Thursday, February 7, 2013

Mishpatim (Judgments)

Parasha Mishpatim (Judgments)

This weeks Torah Portion deals on how we do life here on earth. We would think that as a kingdom of priests and a holy nation we would find a lot more instruction on spiritual matters. However, HaShem deals us a hand of laws for community living.  At the very beginning it deals on how we should treat slaves, Hebrew slaves at that.  For whatever reason, people would get in financial difficulties and could not count on family or the immediate community that he/she may be part of it or commit a crime and end up sold to pay for it.  Regardless of the situation, HaShem is very clear on how a Hebrew slave should be dealt with.  Remember we were meant to be a kingdom of priests, slavery was not part of the deal and therefore a way out of this situation is opened, where one whom became a slave after seven years he/she is free to go.           

Point of interest in the ancient world a slave was not the same as a slave of the turn of last century or a slave in the modern times in muslim countries.  In modern days, this includes our immediate past some two hundred years ago, a slave was for life, and he/she could not redeem himself or herself. A slave could not conduct business nor trade nor get an education.  However in the ancient times a slave was free to trade accumulate wealth and was able to be educated.  In many cases he was able to pay himself for his freedom.  It is in this context that a Hebrew slave was coming into bondage for a set a period and then he was free to re-establish his life in the community.

This parasha is not just about slaves but I thought I’ll touch on this subject as it always comes up when individuals try to discredit the Torah and God by raising a subject where they have no knowledge in context and proceed to try to destroy the Torah.  Now the other areas that this parasha deals with can be divided into sections that deal with different aspects of community living.  The flowing 7 points address these areas of community living:

1.    Slaves, Homicide, striking and Insulting parents, dealing badly with parents, Kidnaping and assault

2.    Theft, homicidal animals, damage to live stock

3.    Damage to crops, bailment, seduction, sorcery, Bestiality, Apostasy, wronging the disadvantaged and lending

4.    Duties to God, Judicial Integrity, Humane treatment of enemy

5.    Dealing badly with the disadvantaged, False charges, Bribery, oppressing the strangers, Sabbatical year, the Sabbath, Other gods, Three pilgrimages festivals, Korban, First Fruits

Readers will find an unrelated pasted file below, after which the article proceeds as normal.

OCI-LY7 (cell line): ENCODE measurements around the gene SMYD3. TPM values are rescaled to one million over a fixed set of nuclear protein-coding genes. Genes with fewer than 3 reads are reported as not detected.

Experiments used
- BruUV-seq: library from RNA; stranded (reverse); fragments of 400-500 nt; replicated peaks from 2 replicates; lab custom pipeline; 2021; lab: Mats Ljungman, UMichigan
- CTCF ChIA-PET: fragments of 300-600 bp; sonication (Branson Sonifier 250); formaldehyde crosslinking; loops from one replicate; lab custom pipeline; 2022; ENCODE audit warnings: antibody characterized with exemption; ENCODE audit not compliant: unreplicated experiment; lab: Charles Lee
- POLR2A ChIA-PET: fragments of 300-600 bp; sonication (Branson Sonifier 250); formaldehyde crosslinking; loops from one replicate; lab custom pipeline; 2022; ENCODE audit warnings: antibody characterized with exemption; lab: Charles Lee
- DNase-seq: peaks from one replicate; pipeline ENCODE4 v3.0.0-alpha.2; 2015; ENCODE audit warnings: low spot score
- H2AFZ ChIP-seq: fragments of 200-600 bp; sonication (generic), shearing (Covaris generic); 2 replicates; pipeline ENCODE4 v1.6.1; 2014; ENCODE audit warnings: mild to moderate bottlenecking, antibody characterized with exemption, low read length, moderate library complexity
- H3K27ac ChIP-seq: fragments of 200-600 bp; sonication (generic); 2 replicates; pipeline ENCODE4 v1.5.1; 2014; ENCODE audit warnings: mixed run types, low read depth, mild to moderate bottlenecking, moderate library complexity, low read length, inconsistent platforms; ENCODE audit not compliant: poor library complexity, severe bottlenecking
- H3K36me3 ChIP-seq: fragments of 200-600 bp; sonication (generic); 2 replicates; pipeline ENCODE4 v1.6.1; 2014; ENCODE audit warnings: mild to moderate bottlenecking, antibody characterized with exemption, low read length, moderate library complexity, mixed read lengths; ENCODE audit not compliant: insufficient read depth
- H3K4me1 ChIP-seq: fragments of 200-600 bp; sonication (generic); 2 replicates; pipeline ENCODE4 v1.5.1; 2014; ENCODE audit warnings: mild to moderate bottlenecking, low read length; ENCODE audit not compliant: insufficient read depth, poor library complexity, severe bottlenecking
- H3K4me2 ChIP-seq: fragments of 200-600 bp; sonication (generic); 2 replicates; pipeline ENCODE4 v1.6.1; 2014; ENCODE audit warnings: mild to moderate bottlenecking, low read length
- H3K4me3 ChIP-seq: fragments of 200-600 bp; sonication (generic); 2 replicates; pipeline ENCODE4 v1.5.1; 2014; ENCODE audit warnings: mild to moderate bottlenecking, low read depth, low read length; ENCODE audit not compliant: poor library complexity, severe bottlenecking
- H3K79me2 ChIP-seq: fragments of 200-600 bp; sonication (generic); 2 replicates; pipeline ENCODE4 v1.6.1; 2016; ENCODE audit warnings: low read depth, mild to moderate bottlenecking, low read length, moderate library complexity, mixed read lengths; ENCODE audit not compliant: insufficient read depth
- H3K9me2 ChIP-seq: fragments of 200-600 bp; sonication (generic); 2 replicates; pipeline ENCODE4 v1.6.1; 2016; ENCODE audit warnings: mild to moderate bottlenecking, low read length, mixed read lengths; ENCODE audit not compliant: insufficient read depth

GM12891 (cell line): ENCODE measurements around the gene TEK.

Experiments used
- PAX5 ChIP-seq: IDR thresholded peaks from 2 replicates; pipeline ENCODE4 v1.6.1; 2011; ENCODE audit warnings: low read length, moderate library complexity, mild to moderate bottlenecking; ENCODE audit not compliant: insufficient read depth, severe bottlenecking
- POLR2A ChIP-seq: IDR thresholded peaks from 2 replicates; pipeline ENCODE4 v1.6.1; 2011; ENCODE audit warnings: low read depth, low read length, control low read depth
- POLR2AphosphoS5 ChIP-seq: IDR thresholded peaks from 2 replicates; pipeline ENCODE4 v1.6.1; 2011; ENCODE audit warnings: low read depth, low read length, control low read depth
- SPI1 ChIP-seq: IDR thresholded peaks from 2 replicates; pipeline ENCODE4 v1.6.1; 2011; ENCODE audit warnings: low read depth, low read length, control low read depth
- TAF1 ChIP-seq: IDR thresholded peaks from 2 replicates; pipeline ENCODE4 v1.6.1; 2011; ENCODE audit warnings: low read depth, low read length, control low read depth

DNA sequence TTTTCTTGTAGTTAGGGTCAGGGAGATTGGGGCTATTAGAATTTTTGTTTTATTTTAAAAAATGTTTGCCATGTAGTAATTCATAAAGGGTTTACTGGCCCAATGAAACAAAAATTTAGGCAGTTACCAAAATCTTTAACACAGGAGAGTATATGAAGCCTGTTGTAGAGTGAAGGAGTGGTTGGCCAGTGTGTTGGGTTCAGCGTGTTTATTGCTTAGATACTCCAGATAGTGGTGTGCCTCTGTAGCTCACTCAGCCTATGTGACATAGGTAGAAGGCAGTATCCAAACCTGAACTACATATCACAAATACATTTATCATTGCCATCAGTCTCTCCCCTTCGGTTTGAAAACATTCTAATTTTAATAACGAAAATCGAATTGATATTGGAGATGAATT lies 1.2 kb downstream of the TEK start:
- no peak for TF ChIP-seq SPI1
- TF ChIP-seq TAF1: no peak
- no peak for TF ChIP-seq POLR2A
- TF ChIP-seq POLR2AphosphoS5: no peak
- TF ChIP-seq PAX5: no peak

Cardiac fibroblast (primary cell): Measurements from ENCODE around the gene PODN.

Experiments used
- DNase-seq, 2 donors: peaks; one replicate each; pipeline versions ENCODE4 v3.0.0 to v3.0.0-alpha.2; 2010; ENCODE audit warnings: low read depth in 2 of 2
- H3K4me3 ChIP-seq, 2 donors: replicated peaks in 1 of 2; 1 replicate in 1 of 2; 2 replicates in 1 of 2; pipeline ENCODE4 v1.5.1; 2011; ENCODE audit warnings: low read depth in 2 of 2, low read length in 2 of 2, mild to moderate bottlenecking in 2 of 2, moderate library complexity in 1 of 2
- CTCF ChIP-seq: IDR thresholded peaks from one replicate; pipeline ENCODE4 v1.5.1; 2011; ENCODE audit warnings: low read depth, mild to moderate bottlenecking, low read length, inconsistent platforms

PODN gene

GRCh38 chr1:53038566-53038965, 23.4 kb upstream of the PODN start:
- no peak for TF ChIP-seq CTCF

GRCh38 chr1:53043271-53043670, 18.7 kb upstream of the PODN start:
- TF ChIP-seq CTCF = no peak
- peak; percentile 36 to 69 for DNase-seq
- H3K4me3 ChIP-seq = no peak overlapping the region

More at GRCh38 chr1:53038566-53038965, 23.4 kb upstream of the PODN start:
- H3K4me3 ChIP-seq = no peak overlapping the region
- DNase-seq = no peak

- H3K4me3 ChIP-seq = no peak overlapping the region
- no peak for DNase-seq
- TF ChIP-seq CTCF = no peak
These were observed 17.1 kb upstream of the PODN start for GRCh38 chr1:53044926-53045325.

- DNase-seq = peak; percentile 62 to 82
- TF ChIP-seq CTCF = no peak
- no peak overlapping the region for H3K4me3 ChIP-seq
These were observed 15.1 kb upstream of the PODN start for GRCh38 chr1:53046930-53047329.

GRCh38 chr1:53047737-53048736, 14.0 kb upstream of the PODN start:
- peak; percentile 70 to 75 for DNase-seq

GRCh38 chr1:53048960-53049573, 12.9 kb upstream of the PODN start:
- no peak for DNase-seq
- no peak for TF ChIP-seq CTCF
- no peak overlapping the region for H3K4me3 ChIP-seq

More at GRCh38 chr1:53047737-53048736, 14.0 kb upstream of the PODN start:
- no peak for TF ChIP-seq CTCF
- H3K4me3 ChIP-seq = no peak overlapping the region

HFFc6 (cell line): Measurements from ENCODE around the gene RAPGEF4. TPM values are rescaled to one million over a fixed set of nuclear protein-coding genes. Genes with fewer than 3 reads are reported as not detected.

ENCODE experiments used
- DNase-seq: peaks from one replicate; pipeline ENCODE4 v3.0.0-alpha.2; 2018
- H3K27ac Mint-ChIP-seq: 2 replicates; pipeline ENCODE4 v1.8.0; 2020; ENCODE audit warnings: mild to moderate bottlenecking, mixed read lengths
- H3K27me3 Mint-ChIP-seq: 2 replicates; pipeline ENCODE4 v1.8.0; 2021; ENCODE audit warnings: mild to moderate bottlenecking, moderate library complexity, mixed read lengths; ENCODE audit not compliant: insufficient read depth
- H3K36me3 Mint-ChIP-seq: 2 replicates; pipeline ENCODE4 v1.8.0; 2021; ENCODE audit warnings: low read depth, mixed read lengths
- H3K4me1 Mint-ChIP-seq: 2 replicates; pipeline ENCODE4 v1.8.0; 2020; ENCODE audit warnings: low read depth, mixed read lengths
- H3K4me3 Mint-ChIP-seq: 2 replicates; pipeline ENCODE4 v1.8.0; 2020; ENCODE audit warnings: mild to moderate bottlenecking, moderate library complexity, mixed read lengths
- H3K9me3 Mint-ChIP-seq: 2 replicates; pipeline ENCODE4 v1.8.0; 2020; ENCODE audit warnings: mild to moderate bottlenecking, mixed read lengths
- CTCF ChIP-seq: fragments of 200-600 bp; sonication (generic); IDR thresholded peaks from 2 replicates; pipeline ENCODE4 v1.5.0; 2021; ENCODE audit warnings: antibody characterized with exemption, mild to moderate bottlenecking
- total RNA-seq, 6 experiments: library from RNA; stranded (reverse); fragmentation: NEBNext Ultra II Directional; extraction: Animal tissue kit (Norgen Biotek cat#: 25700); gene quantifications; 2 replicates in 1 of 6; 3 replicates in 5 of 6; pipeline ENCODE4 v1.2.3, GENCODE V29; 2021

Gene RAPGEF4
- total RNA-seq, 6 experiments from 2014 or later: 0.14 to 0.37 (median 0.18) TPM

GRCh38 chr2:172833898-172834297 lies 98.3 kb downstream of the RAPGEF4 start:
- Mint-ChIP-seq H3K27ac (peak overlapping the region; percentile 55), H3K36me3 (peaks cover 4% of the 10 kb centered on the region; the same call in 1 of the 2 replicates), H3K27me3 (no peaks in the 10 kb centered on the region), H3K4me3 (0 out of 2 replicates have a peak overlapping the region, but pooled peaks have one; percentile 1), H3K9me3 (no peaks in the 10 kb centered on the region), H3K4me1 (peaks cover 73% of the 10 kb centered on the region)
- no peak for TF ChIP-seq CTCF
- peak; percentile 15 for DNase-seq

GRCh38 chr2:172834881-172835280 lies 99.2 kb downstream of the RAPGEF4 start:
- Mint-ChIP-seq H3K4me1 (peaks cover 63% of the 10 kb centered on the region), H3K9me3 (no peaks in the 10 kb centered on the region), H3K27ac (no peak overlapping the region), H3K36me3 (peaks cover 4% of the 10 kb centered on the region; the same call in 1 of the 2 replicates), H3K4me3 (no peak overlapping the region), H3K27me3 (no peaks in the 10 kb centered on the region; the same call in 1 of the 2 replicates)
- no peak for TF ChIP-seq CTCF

6.    Angel before Israel and charge to obey angel

7.    Moses Aaron and elders to come up the mountain gazed God ate and drunk before God

Just looking at this list we can see one reoccurring theme, dealing with the disadvantaged, this includes the widow, the elderly the sick the extreme poor, the stranger etc.  It s is repeated two times, and when something is repeated more than once in the Torah, IT IS IMPORTANT.  Capitalizing the last few words was not a grammar error it was making a point, it was highlighting something as very, very important. This emphasis was given to dealing wrongly to the disadvantaged, is an area that HaShem promises that He, The Creator of the universe, God will deal with the offenders in a harsh manner.

The other striking thing about the Torah portion was the last of the points where Moses, Aaron, Nadab, Abihu and the 70 Elders go up the mountain and gazed God as stated in Shemot 24:9-11 here it mentions that they ate and dunk in His presence.  This to me speaks covenant, that they were, all sealing a covenant that was binding for life through the generations, to this day.  So what does it all mean to us in our present day?  How do we apply this to our lives?

Well for starters I heard this comment “the manner in which you serve me reflects upon me” and I happen to agree 100% on this statement.  How we serve HaShem reflects on Him on this earth.  All we have to do is look back at some well known preachers, when they fall, they do make a lot of noise and discredit God’s kingdom on the way down.  This brings to the point I want to make and is tied to one of the ten words from last week’s parasha.  Thou shall not take the name of the LORD in vain.  The connection is, His Name is His character and if we profess to serve Him to be part of the Kingdom of Heaven and we behave in an improper and immoral way we are discrediting HaShem’s character and therefore taking His Name His Character in vain.  This parasha is about how we live as a community, in HaShem’s service. Therefore calling evil that which is good, and good that which is evil is a direct contradiction to the laws and judgments given in this Torah portion.  Which kingdom do we serve the tolerant politically correct pharaoh of this world or the Master of the universe where Torah is our plumb line in our speech, conduct, love and generosity?  Live life as if it is your last day on earth, make a difference and remember your calling and whom you serve.

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